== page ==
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Publication numberUS6458238 B1
Publication typeGrant
Application numberUS 09/751,137
Publication dateOct 1, 2002
Filing dateDec 29, 2000
Priority dateDec 29, 2000
Fee statusPaid
Also published asCA2363818A1, CA2363818C, US6649098, US20020121340, US20030006006
Publication number09751137, 751137, US 6458238 B1, US 6458238B1, US-B1-6458238, US6458238 B1, US6458238B1
InventorsDonald C. Mente, Li-Mei Lu
Original AssigneeBasf Corporation
Export CitationBiBTeX, EndNote, RefMan
External Links: USPTO, USPTO Assignment, Espacenet
Adhesive binder and synergist composition and process of making lignocellulosic articles
US 6458238 B1
Abstract
A method is disclosed for preparing compression molded or pressed lignocellulosic articles. The method involves forming a binder resin by combining a polyisocyanate component with a synergist component of a C1 to C4 N-alkyl pyrrolidone, gamma-butyrolactone, or mixtures thereof. A resinated lignocellulosic mixture is formed by combining the binder resin with lignocellulosic particles having a moisture content of from 2 to 15 weight percent. The compression molded or pressed lignocellulosic article is formed by compressing the resinated lignocellulosic mixture.
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Claims(22)
We claim:
1. A method for preparing a compression molded or pressed Iignocellulosic article comprising the steps of:
a) forming a binder resin by combining from about 75 to 90 weight percent based on the total weight of the binder resin of a polyisocyanate component with from about 25 to 10 weight percent based on the total weight of the binder resin of a synergist component selected from the group consisting of a C1 to C4 N-alkyl pyrrolidone, gamma-butyrolactone, and mixtures thereof;
b) forming a resinated lignocellulosic mixture by combining from about 1 to 10 weight percent based on the total weight of the lignocellulosic mixture of the binder resin with from about 99 to 90 weight percent based on the total weight of the lignocellulosic mixture of lignocellulosic particles, the lignocellulosic particles having a moisture content of from 2 to 15 weight percent; and
c) forming a compression molded or pressed lignocellulosic article by compressing the resinated lignocellulosic mixture at an elevated temperature and under pressure.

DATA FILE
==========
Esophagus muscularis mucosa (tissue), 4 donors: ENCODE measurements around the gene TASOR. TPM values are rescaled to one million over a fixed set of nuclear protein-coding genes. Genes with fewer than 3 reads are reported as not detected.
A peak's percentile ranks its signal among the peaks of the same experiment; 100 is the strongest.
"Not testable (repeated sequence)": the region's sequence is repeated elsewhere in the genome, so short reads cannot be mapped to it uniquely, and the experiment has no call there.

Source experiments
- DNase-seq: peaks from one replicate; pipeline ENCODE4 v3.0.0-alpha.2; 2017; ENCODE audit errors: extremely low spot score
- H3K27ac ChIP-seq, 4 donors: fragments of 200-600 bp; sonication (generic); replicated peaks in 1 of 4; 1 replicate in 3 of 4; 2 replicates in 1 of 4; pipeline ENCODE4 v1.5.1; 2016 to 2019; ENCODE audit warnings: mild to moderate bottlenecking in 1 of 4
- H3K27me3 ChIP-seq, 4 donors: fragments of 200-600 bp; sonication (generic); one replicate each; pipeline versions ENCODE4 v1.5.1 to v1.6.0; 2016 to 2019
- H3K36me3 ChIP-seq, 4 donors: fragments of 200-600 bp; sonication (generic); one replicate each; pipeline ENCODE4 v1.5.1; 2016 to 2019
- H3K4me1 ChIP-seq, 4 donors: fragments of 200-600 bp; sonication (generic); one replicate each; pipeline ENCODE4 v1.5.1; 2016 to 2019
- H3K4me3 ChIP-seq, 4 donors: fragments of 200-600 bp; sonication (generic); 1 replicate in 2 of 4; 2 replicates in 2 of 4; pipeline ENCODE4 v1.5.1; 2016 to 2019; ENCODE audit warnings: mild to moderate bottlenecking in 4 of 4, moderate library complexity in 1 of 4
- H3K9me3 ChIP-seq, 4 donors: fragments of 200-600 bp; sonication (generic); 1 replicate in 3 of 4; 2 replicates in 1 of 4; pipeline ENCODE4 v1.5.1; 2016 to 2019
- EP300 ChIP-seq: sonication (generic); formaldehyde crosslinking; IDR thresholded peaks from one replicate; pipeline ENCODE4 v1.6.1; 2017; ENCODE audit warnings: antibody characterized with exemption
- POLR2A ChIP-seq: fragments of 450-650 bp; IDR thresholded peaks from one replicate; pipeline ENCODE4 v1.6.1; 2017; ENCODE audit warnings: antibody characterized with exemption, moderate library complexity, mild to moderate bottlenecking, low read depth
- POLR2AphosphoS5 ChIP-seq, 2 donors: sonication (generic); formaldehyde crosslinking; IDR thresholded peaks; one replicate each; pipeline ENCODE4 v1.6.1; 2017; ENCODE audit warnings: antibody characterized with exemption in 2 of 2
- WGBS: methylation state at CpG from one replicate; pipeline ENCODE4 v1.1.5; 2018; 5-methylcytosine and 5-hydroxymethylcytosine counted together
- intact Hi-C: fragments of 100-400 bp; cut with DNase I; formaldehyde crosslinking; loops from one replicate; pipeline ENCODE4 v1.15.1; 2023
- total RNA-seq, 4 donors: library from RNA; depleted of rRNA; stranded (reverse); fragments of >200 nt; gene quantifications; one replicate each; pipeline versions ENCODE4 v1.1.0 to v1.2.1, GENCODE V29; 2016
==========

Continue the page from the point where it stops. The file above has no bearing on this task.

2. The method as recited in claim 1, wherein the polyisocyanate component is selected from the group consisting of diphenylmethane-2,2′-diisocyanate, diphenylmethane-2,4′-diisocyanate, diphenylmethane-4,4′-diisocyanate, polymeric diphenylmethane-diisocyanate, and mixtures thereof.
3. The method as recited in claim 1, wherein step a) comprises forming the binder resin by combining the polyisocyanate component with N-methyl-2-pyrrolidone.
4. The method as recited in claim 1, wherein step b) comprises forming the resinated lignocellulosic mixture by combining the binder resin with the lignocellulosic particles in a rotary drum blender having at least one spinning disk atomizer for delivery of the binder resin to the lignocellulosic particles.
5. The method as recited in claim 1, wherein step b) comprises spraying the binder resin onto the lignocellulosic particles to form the lignocellulosic mixture.
6. The method as recited in claim 1, wherein step b) comprises forming the resinated lignocellulosic mixture by combining the binder resin with lignocellulosic particles having a moisture content of from 3 to 12 weight percent.
7. The method as recited in claim 1, wherein step b) comprises forming the resinated lignocellulosic mixture by combining the binder resin with lignocellulosic particles having a moisture content of from 4 to 10 weight percent.
8. The method as recited in claim 1, wherein step c) comprises compressing the resinated lignocellulosic mixture at an elevated temperature of from about 100 to 300° C.
9. The method as recited in claim 1, wherein step c) comprises compressing the resinated lignocellulosic mixture at an elevated temperature of from about 180 to 240° C.
10. The method as recited in claim 1, wherein step c) comprises compressing the resinated lignocellulosic mixture under a pressure of from about 300 to 800 pounds per square inch.
11. The method as recited in claim 1, wherein step c) comprises compressing the resinated lignocellulosic mixture for a period of time from about 120 to 350 seconds.
12. The method as recited in claim 1, wherein step c) comprises forming a compression molded or pressed lignocellulosic board.
13. A method for preparing a compression molded or pressed lignocellulosic article comprising the steps of:
a) forming a binder resin by combining from about 75 to 90 weight percent based on the total weight of the binder resin of a polyisocyanate component selected from the group consisting of diphenylmethane-2,2′-diisocyanate, diphenylmethane-2,4′-diisocyanate, diphenylmethane-4,4′-diisocyanate, polymeric diphenylmethane-diisocyanate, and mixtures thereof with from about 25 to 10 weight percent based on the total weight of the binder resin of a synergist component selected from the group consisting of a C1 to C4 N-alkyl pyrrolidone, gamma-butyrolactone, and mixtures thereof;
b) forming a resinated lignocellulosic mixture by combining from about 1 to 10 weight percent based on the total weight of the lignocellulosic mixture of the binder resin with from about 99 to 90 weight percent based on the total weight of the lignocellulosic mixture of lignocellulosic particles, the lignocellulosic particles having a moisture content of from 10 to 15 weight percent; and